BAGHDAD (AFP) – Iraq’s Shiite-led government is to take control of the mainly Sunni Arab militia that have spearheaded the fight against Al-Qaeda, the US military said on Thursday, triggering renewed debate over their future status.
The government of Iraq and coalition forces have agreed in principle to transfer all 100,000 “Sons of Iraq” from October 1, US military spokesman Major John Hall told AFP.
The US military uses the term Sons of Iraq or “SoIs” to refer to the militia, also known as Awakening or Sahwa Councils, which it has recruited from among Sunni tribesmen and former insurgents to fight Al-Qaeda.
“The transfer will start with the Baghdad province, with the other provinces following at a later date,” Hall said.
He said Baghdad alone has around 54,000 Sahwa members under contract to the US military, and these are expected to be transferred to the government on October 1.
“The first payment by the government of Iraq will be November 1, 2008. The current average monthly cost of these 54,000 SoIs is 15 million dollars,” Hall said.
The rest are spread across Sunni areas of central, western and north-central Iraq.
The first Sahwa Council was established in Anbar province, west of Baghdad, in September 2006 and quickly ousted insurgents loyal to Al-Qaeda.
The scene of some of the US military’s deadliest battles in Iraq, the province is now considered one of the safer in Iraq and on Monday became the first mainly Sunni Arab province to returned to Iraqi control.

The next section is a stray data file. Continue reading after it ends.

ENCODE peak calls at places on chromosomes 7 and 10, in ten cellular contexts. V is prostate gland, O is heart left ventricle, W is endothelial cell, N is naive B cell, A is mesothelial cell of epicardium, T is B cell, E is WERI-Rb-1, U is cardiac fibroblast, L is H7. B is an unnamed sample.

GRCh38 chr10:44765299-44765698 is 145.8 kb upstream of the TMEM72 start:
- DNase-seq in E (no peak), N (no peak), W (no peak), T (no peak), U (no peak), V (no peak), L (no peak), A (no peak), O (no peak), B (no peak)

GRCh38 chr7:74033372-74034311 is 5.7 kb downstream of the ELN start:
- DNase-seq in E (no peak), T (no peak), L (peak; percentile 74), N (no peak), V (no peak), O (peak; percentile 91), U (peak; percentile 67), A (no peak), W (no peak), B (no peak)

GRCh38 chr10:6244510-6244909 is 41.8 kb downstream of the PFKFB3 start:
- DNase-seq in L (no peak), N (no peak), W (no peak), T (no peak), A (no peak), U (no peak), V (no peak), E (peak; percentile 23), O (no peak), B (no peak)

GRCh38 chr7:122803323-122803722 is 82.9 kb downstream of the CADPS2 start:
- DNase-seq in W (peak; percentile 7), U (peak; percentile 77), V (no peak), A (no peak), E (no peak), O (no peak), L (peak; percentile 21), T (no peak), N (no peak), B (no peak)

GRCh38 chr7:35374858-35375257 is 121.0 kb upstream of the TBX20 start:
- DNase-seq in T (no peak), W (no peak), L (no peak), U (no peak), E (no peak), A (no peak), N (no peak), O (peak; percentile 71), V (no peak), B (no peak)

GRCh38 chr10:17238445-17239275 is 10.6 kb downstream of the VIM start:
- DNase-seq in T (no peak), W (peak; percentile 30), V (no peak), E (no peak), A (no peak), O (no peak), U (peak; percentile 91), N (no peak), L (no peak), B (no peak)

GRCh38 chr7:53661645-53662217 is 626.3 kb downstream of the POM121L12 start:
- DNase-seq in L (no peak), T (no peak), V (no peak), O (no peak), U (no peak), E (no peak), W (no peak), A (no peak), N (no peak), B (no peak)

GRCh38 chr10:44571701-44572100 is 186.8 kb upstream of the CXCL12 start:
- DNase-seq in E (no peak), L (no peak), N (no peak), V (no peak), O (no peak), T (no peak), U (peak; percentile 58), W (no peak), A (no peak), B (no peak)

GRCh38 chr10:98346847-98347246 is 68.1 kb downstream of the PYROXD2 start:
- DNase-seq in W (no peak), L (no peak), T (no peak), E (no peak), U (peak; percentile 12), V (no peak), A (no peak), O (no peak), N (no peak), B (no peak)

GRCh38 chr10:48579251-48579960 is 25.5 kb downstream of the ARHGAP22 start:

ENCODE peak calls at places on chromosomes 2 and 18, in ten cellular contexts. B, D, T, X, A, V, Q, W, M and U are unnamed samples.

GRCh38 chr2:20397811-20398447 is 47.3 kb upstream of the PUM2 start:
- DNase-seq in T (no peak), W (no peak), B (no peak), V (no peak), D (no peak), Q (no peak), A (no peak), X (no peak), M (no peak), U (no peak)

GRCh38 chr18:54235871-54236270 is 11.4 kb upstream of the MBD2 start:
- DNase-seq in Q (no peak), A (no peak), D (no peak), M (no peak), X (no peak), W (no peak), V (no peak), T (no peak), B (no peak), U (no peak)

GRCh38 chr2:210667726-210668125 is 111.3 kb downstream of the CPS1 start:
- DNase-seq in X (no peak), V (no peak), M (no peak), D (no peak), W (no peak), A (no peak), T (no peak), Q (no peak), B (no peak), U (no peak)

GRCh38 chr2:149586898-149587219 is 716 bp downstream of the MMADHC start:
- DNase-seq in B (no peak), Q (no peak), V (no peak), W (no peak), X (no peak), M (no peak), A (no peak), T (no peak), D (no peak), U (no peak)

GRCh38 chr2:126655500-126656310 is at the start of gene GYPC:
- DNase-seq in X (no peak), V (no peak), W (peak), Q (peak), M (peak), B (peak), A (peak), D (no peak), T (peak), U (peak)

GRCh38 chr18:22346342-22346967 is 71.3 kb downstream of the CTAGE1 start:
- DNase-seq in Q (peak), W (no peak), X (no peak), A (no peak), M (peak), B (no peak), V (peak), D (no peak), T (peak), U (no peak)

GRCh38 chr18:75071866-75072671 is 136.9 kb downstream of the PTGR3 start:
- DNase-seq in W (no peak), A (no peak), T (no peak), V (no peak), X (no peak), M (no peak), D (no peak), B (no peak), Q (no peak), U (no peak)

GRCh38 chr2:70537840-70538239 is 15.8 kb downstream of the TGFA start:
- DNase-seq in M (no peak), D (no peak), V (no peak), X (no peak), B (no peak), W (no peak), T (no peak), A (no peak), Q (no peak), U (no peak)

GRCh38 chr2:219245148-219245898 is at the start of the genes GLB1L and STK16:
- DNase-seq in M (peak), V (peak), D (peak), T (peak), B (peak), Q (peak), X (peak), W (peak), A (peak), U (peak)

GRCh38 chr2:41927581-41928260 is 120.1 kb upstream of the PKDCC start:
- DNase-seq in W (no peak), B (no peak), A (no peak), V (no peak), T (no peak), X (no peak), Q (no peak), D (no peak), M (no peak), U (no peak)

Building on the success of the Anbar force, the US military has since recruited a raft of such militias across Sunni areas of Iraq and they now have some 100,000 fighters at their disposal.
But the official sponsorship of such armed groups among the Sunnis has sparked concern or outright opposition among many Shiites, who have insisted that their fighters must be integrated into the mainstream armed forces.
Defence ministry spokesman Major General Mohammed al-Askari said that the Iraqi government was no more minded to tolerate Sunni irregulars than it was to accept Shiite militias like the Mahdi Army of radical leader Moqtada al-Sadr.
“We are not going to allow new armies. There are opportunities for them to join the army, police or civilian jobs,” Askari told AFP. “Otherwise it can be a new militia and we are fighting militias.”
Leading Kurdish MP Mahmud Othman said that the future status of the Sahwa fighters was likely to pose a “challenging” problem for the Shiite-led government amid its efforts to bring about national reconciliation after the sectarian bloodshed of recent years.
“The Shiite government looks at them as a political enemy. It sees them as Arab Sunni fighters who were former Al-Qaeda or insurgents fighting the government and they have to be punished,” Othman said.
“Sahwas also will not be very satisfied… maybe some will go back against the government.”
Othman said the government had been demanding for the past 12 months that the Sahwas be handed over.
“It has been arguing that once the Americans leave the Sahwas could turn into militias. It wants to handle them from right now,” he said.
Sahwa fighters themselves spoke of reluctance in their ranks at being brought under the control of the Shiite-led government.
“We don’t mind cooperating as long as they cooperate with us,” said Ali Abdul Jabbar, a Sahwa commander in the Baghdad Sunni district of Adhamiyah.
“Some of us will refuse to be part of the new arrangement but we will do our best to persuade them,” he told AFP.